My friend Molly's son Jackson breathes baseball. He spends hours in his back yard practicing his pitching, catching, and batting skills. He idolizes his softball-prodigy big sister and thinks the Bryce Howard can do no wrong.
Jackson and The Threshers had planned to win their Little League Championships, but The Storm had plans of their own and beat The Threshers in the semi-finals.
Jackson was despondent. His seven-year-old brain hadn't envisioned a scenario with less than a first place finish. At first Molly wished for away to take away his pain thinking if only The Threshers had won. But, then she saw the loss as a teachable moment and what followed was an extraordinary opportunity for Jackson to show more character than most adults would after suffering a loss.
Using baseball as an analogy, Molly reminded him that Bryce's Nationals hadn't made the World Series, and in fact, many great players would never play in a World Series, let alone win a ring. Jackson, who has as uncanny knack for knowing and understanding the stats of his favorite players, was able to recognize Bryce struck out more times than he hit the ball, and even the best hitters in the history of the sport failed to hit as often as they succeeded.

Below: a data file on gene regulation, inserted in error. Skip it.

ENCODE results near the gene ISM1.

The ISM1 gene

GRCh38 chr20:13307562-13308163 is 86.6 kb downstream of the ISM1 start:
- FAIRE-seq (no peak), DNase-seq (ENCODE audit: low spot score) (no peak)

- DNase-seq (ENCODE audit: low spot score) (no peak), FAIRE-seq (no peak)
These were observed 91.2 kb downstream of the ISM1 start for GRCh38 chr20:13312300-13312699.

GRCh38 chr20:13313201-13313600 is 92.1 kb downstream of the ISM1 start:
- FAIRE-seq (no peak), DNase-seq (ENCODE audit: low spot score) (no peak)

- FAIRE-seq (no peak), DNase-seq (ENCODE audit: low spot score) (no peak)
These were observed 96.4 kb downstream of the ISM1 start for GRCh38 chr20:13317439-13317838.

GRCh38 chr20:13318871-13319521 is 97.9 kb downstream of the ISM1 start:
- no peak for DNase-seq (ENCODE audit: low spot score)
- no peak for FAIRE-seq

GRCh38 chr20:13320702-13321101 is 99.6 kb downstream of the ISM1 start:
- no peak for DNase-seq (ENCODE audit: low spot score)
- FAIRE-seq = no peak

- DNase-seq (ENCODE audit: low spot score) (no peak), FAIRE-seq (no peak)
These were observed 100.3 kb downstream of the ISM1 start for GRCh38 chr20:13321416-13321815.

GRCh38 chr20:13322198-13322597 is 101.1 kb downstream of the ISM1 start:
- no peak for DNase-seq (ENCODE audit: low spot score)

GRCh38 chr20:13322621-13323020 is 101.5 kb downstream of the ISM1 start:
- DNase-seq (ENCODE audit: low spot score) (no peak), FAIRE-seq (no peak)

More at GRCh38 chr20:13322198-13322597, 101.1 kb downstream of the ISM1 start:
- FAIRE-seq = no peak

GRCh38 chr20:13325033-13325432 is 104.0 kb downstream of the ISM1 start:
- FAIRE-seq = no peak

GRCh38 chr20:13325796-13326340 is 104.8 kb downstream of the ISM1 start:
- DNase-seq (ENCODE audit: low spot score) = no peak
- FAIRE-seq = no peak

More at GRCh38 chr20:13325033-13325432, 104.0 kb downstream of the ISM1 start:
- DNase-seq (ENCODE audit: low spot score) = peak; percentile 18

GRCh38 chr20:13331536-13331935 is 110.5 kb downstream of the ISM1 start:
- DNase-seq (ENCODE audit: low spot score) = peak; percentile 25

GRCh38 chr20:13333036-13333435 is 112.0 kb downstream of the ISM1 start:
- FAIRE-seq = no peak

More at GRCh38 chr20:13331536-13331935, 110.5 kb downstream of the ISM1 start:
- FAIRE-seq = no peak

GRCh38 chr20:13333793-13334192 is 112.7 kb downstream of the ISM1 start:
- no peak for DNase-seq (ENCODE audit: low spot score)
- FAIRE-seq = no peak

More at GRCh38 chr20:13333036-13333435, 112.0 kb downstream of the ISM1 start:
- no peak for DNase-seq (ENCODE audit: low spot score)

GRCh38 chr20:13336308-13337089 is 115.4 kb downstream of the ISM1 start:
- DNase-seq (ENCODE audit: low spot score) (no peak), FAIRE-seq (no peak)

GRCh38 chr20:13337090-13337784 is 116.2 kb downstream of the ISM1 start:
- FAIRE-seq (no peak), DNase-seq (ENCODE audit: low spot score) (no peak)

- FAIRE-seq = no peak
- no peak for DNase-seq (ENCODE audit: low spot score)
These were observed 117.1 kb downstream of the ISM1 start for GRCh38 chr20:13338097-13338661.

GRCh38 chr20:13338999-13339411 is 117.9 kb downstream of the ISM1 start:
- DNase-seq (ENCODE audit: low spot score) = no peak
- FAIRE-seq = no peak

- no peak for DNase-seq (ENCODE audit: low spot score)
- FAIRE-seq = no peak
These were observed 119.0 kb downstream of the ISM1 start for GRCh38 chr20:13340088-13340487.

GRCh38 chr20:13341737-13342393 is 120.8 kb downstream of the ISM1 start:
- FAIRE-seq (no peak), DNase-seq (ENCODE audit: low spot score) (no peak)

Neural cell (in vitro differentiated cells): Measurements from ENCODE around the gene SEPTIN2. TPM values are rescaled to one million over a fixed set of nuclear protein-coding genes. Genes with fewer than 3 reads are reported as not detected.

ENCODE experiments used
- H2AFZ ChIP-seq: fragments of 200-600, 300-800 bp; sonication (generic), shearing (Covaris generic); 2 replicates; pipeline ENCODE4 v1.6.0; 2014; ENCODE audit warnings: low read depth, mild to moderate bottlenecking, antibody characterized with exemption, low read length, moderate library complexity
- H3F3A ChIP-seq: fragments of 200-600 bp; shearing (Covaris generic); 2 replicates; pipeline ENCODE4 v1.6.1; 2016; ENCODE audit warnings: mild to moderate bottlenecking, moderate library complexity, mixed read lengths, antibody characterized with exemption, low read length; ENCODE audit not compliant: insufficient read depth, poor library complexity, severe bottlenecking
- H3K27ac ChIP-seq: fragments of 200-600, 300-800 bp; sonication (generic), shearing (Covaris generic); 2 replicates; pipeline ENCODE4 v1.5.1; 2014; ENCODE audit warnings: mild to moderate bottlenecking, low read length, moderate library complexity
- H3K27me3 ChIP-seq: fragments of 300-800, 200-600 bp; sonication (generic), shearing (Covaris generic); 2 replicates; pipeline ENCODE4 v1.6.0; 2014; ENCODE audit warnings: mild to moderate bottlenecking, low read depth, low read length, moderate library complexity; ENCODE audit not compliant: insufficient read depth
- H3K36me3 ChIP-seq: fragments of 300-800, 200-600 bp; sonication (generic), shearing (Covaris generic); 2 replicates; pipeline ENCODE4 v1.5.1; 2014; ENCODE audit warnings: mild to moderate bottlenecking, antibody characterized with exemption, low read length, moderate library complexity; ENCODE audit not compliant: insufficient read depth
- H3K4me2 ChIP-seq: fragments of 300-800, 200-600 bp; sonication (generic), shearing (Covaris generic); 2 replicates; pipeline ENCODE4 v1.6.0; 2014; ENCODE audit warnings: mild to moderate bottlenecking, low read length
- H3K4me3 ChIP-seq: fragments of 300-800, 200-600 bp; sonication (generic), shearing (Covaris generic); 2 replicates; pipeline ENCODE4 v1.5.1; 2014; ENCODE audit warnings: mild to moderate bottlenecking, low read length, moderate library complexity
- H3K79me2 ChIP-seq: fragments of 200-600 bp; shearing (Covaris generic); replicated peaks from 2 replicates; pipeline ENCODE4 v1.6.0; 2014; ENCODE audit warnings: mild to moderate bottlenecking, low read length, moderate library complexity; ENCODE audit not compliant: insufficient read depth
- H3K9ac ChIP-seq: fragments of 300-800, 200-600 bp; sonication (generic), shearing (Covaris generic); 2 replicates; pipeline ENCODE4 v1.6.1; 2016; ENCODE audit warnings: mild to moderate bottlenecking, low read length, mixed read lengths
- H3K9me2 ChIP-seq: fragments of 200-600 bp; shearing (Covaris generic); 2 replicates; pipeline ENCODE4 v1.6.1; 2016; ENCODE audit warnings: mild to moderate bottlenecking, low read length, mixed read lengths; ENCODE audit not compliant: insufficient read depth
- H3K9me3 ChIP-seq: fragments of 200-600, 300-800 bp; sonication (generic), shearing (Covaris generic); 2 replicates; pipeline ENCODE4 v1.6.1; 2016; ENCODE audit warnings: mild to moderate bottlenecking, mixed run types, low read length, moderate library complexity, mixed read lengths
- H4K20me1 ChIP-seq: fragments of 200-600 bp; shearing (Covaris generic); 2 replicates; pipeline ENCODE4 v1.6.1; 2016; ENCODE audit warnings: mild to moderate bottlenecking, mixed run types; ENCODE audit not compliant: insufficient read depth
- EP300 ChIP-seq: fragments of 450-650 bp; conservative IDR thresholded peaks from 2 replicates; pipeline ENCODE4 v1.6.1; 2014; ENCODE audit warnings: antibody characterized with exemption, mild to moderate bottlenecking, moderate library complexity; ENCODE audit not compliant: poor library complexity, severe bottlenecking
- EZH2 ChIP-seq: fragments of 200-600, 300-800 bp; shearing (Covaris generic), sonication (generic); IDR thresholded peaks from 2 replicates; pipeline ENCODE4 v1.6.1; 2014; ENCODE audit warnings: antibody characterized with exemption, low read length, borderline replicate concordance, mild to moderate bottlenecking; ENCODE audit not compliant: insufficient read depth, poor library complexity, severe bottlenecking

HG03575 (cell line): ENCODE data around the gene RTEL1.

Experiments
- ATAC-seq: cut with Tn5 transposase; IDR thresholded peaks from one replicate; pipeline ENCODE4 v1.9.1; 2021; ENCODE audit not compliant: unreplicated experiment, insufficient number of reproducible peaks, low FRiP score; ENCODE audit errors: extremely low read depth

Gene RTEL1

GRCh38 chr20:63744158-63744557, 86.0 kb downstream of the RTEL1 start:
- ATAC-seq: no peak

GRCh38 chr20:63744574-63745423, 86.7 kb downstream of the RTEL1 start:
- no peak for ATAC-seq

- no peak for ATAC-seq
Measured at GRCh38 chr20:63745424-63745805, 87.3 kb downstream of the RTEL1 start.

Even Molly couldn't have predicted what happened next. Jackson decided that The Storm played a better game and deserved to win. He wanted to cheer The Storm in the championships the next day. As if she wasn't proud enough, the next morning Jackson announced he wanted to bring cupcakes to his former rivals.
The Storm won and Jackson congratulated the team. His chest swelled with confidence when The Storm's coach acknowledged the good deed and praised Jackson's playing from the previous day.
Jackson learned more from losing that game than he ever would have had The Threshers won. He would not have had the opportunity to reach within himself to show such character. Molly was proud of Jackson, even though his team lost on Saturday, as most parents would have been. On Sunday her pride reached levels she never knew possible. On Wednesday, after the Presidential election, she wondered why her seven-year-old was a more graceful loser than many adults.
Good luck in 2013 Jackson and The Threshers! And more importantly have fun playing. Karma is definitely rooting for you.